Transportation in Los Angeles
The intercity transportation system in Los Angeles serves as a regional and international hub for passenger and freight traffic. People in Los Angeles rely on cars as the dominant mode of transportation, in the Los Angeles metropolitan area there are five commercial airports and many more general-aviation airports. The primary Los Angeles airport is Los Angeles International Airport, other major nearby commercial airports include, LA/Ontario International Airport, Bob Hope Airport, Long Beach Airport, and John Wayne Airport. The worlds busiest general-aviation airport is located in Los Angeles. Union Station is the regional train station for Amtrak, Metrolink. The station is Amtraks fifth busiest station, having 1,464,289 Amtrak boardings and de-boardings in 2006, two of those trips continue to San Luis Obispo, California. The Coast Starlight provides additional service on the route and beyond to the San Francisco Bay Area, Amtrak motor coaches connect from Los Angeles to the San Joaquin Route in Bakersfield with frequent service through the Central Valley of California to Sacramento and Oakland.
There is service to Chicago, Illinois on the Southwest Chief. The Texas Eagle is a train to Chicago, which operates thrice weekly. Sunset Limited and Texas Eagle trains operate on the track between Los Angeles and San Antonio, Texas before splitting off towards their respective destinations. Amtrak Pacific Surfliner trains stop at several locations in Los Angeles County, Glendale, Bob Hope Airport in Burbank, due to the large volumes of import freight that flows into the citys port complex, Los Angeles is a major freight railroad hub. Freight is hauled by Union Pacific Railroad and BNSF Railway, the now-defunct Southern Pacific Railroad once served the Los Angeles area before merging with Union Pacific. The Alameda Corridor, a rail corridor connects the port to the citys main rail yards and to points further north. The major highway routes providing intercity connections are Interstate 5, U. S. Route 101, Megabus, BoltBus and various smaller bus lines provide intercity bus services. Megabus and Boltbus departs from Union Station and directly connects Los Angeles to San Francsico, greyhound connects smaller communities and departs from various locations within metro Los Angeles.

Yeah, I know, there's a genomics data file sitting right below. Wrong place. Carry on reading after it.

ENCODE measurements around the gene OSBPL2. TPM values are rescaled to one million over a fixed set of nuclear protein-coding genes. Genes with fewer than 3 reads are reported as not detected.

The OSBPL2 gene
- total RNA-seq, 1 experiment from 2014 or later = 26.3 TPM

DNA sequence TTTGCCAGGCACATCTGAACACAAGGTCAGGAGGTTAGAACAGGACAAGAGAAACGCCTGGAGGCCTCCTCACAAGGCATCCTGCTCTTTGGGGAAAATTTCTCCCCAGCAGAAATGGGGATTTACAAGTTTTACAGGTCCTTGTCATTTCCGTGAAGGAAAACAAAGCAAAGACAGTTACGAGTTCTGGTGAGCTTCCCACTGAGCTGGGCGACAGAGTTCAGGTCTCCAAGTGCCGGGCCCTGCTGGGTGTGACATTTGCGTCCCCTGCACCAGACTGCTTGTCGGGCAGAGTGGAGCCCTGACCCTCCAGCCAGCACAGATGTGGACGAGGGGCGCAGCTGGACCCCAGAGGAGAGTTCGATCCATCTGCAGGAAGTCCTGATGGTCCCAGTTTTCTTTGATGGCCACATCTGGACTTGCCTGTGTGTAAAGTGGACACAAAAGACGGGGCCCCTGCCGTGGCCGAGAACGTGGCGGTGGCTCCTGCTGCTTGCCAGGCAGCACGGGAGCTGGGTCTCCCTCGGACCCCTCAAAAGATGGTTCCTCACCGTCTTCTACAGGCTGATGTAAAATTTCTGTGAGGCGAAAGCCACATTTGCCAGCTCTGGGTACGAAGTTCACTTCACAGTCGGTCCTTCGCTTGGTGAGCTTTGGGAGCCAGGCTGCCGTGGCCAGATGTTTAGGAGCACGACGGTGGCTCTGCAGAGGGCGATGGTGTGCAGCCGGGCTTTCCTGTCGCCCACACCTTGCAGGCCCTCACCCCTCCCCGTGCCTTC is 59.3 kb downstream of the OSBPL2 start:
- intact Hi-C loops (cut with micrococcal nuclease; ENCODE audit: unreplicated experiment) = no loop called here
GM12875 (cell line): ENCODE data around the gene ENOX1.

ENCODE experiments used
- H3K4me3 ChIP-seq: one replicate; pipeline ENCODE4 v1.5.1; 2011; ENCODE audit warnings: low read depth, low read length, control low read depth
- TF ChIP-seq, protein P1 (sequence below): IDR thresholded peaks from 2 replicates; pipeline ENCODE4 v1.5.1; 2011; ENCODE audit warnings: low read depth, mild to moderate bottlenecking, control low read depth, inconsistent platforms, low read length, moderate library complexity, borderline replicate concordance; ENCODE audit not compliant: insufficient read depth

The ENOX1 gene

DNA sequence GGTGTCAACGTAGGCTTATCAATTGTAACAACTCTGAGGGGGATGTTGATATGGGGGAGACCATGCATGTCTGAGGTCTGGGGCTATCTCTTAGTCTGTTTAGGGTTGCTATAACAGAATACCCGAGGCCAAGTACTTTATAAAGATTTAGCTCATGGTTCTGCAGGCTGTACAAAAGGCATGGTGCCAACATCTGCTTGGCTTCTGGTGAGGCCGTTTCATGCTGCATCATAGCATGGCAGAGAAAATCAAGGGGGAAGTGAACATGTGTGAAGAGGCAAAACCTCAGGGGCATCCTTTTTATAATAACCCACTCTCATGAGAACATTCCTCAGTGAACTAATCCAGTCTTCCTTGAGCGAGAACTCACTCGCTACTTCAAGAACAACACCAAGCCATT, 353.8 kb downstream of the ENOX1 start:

The main station is located in downtown Los Angeles, called Los Angeles Harbor and WORLDPORT L. A. the port complex occupies 7,500 acres of land and water along 43 miles of waterfront. It adjoins the separate Port of Long Beach, the sea ports of the Port of Los Angeles and Port of Long Beach together make up the Los Angeles–Long Beach Harbor. There are smaller, non-industrial harbors along L. A. s coastline, most of these like Redondo Beach and Marina del Rey are used primarily by sailboats and yachts
Chicago Transit Authority
Chicago Transit Authority, known as CTA, is the operator of mass transit in Chicago and some of its surrounding suburbs, including the trains of the Chicago L and CTA bus service. In 1952, CTA purchased the assets of the Chicago Motor Coach Company, the CTA is one of the three service boards financially supported by the Regional Transportation Authority. The Chicago Transit Authority provides service to Chicago and 40 surrounding suburbs, the CTA provided a total of 532 million rides in 2011, a 3 percent increase over 2010 with ridership rising to levels not seen for 20 years. CTA operates 24 hours each day and on an average weekday provides 1.7 million rides on buses and it has approximately 1,800 buses that operate over 140 routes traveling along 2,230 route miles. Buses provide about one million trips a day and serve more than 12,000 posted bus stops in 10 suburbs. The Chicago Transit Authoritys 1,450 train cars operate eight routes and 222 miles of track. Its trains provide about 750,000 customer trips each weekday and serve 144 stations in Chicago and seven suburbs.
Currently, the CTA operates within Chicago and the suburbs of Forest Park, Skokie, Oak Park, Cicero, North Riverside, Rosemont. The CTA accepts payment with a Ventra card, a single-ride or 1-day Ventra disposable ticket, contactless credit or debit card, children under seven can ride free with a fare-paying rider, 3-child limit. Only buses allow riders to pay with cash, the bus fare is $2, the L fare is $2.25, and no cash transfers are available. The CTA no longer sells Transit Cards, all remaining Transit Cards must have been used by July 1,2014. In its place CTA has adopted the Ventra Card system, the Ventra Card can be purchased online, at any Ventra machine at CTA stations, and at authorized retailers. Ventra is a fare payment system for the Chicago Transit Authority and Pace that replaced the Chicago Card. Ventra launched in August 2013, with a full system transition slated for July 1,2014, Ventra is operated by Cubic Transportation Systems. Riders can pay a quarter for up to two transfers within two hours, the Chicago Transit Authority produced a monthly television show, from May 2003 through December 2011.